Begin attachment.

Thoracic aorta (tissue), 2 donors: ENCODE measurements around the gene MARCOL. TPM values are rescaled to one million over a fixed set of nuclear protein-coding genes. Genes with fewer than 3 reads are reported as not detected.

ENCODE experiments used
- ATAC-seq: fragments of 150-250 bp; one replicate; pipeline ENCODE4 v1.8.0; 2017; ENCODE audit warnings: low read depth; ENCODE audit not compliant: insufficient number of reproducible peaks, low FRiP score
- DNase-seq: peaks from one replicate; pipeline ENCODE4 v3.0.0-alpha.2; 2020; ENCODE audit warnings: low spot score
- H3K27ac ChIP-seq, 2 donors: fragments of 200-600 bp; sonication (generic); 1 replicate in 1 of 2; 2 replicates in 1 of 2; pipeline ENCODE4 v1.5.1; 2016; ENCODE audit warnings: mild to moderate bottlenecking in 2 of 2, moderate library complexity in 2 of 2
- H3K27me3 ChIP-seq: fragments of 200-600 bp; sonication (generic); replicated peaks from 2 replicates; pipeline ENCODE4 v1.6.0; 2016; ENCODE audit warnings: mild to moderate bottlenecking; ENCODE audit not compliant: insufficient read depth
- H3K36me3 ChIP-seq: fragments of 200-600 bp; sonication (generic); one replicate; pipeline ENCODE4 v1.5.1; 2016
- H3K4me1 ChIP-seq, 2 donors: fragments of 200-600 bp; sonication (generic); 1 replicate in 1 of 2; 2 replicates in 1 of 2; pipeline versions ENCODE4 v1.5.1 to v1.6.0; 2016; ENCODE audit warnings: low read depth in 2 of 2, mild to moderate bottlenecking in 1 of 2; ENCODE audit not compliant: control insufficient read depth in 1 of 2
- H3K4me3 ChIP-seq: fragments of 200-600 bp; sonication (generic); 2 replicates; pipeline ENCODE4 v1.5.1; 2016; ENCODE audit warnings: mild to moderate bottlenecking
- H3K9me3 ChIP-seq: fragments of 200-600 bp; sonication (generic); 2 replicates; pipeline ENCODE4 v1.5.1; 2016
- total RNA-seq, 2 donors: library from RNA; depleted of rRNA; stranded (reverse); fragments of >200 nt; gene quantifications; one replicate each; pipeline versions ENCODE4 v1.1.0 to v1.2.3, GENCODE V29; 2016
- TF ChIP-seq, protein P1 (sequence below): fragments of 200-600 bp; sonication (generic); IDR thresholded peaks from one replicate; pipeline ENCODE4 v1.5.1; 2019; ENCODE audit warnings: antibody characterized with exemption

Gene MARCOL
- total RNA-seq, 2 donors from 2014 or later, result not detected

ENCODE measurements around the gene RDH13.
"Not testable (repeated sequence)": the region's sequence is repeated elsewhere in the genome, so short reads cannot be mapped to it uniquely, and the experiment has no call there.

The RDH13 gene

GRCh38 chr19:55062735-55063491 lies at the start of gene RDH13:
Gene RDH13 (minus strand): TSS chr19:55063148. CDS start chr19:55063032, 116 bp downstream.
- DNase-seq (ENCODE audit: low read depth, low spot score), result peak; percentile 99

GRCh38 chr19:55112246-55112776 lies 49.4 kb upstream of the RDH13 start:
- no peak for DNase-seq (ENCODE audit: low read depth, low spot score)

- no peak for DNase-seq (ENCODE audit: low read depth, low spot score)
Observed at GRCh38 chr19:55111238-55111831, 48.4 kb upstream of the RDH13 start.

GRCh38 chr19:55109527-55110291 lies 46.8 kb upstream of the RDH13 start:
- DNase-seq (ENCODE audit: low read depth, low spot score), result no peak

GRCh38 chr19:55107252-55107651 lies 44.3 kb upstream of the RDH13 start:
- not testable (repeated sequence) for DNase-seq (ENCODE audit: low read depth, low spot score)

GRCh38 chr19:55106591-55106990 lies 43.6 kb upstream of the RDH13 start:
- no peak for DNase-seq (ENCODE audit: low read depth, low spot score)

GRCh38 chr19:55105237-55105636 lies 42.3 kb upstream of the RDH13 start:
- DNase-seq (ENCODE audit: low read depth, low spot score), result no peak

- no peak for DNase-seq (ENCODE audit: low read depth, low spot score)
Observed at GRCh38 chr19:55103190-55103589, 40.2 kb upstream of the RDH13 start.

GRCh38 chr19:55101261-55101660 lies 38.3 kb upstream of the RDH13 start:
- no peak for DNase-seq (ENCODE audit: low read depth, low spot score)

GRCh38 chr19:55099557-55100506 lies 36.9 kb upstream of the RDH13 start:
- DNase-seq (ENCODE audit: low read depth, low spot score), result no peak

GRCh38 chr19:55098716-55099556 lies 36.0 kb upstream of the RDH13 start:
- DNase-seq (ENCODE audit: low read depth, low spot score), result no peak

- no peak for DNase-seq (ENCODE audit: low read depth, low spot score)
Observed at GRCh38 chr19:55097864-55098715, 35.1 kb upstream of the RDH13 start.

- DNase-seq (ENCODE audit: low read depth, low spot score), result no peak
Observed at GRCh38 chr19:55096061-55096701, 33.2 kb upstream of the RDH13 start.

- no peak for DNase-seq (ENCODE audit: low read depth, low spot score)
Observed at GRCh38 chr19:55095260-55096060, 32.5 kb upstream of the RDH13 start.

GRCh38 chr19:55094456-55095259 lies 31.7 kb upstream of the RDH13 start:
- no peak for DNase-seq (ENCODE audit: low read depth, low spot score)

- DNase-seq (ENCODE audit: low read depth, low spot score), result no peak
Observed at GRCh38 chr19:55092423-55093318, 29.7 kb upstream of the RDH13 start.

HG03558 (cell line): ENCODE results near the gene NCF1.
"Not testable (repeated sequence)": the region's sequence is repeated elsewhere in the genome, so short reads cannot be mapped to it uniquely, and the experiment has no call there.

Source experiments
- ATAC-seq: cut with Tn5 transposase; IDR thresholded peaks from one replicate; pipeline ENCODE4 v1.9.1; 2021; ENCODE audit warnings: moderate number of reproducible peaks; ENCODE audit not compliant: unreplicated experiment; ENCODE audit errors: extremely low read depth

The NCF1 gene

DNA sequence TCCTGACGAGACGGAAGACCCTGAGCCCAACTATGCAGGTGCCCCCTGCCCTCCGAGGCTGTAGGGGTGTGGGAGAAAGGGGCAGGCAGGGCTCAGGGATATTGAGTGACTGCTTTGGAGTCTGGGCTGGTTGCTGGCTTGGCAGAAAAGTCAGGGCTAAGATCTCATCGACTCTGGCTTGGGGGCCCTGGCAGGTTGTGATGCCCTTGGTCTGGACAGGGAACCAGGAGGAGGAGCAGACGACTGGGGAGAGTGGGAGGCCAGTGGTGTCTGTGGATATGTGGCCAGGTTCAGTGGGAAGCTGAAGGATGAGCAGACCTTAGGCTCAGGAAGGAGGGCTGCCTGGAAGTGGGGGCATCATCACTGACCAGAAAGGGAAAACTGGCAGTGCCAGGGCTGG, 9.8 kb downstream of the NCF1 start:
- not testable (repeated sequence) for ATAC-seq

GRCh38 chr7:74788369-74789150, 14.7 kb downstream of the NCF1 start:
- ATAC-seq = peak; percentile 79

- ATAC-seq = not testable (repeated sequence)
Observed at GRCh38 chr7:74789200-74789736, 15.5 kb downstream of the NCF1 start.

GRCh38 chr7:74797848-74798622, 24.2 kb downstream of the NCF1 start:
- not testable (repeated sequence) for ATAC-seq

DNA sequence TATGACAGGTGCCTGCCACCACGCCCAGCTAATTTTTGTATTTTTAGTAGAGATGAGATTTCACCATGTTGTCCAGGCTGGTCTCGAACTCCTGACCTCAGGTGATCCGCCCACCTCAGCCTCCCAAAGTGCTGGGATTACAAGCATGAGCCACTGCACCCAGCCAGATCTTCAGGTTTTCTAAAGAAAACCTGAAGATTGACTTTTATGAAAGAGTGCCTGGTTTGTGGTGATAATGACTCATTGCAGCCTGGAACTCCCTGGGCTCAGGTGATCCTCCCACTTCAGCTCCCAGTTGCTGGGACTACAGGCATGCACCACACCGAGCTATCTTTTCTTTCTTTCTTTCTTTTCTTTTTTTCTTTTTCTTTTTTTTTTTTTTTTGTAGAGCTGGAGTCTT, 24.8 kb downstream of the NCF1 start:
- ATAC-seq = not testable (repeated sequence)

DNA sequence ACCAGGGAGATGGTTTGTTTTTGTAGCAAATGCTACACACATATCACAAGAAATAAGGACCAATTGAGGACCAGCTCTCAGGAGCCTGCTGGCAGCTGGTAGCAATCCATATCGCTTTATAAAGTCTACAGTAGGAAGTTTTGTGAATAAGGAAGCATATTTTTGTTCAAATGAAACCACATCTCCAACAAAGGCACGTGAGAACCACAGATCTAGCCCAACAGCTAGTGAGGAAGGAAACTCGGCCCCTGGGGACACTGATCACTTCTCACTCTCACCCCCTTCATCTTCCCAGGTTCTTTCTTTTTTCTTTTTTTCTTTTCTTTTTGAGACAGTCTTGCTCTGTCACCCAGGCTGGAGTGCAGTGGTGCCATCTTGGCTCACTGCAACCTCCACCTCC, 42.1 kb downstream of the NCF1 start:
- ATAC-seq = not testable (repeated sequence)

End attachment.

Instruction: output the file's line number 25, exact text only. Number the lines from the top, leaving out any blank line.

GRCh38 chr19:55109527-55110291 lies 46.8 kb upstream of the RDH13 start: